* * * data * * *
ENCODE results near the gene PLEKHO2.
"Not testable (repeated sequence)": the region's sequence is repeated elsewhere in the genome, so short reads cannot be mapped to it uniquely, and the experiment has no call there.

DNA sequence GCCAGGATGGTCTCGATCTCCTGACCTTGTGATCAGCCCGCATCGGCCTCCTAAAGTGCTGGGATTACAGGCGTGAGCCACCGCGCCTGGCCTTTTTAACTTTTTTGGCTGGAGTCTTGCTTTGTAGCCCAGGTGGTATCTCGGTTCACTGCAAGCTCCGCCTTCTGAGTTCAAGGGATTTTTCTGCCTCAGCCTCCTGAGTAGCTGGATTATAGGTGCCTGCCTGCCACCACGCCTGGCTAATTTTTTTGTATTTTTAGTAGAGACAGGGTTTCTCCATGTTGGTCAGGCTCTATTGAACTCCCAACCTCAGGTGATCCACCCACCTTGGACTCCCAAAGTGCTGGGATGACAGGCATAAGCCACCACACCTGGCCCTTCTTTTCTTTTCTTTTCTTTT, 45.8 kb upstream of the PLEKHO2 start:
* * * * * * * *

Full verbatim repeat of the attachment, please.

ENCODE results near the gene PLEKHO2.
"Not testable (repeated sequence)": the region's sequence is repeated elsewhere in the genome, so short reads cannot be mapped to it uniquely, and the experiment has no call there.

DNA sequence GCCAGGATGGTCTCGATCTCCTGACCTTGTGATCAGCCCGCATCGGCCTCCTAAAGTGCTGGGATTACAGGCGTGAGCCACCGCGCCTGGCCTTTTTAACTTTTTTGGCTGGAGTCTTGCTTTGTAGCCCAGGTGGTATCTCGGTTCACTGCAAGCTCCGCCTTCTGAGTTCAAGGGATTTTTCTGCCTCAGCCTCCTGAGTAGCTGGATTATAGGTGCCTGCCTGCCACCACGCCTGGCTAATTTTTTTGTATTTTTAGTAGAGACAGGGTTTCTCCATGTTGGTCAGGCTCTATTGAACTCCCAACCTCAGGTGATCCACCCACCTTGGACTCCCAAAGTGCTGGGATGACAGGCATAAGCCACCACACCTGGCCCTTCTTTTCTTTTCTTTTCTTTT, 45.8 kb upstream of the PLEKHO2 start: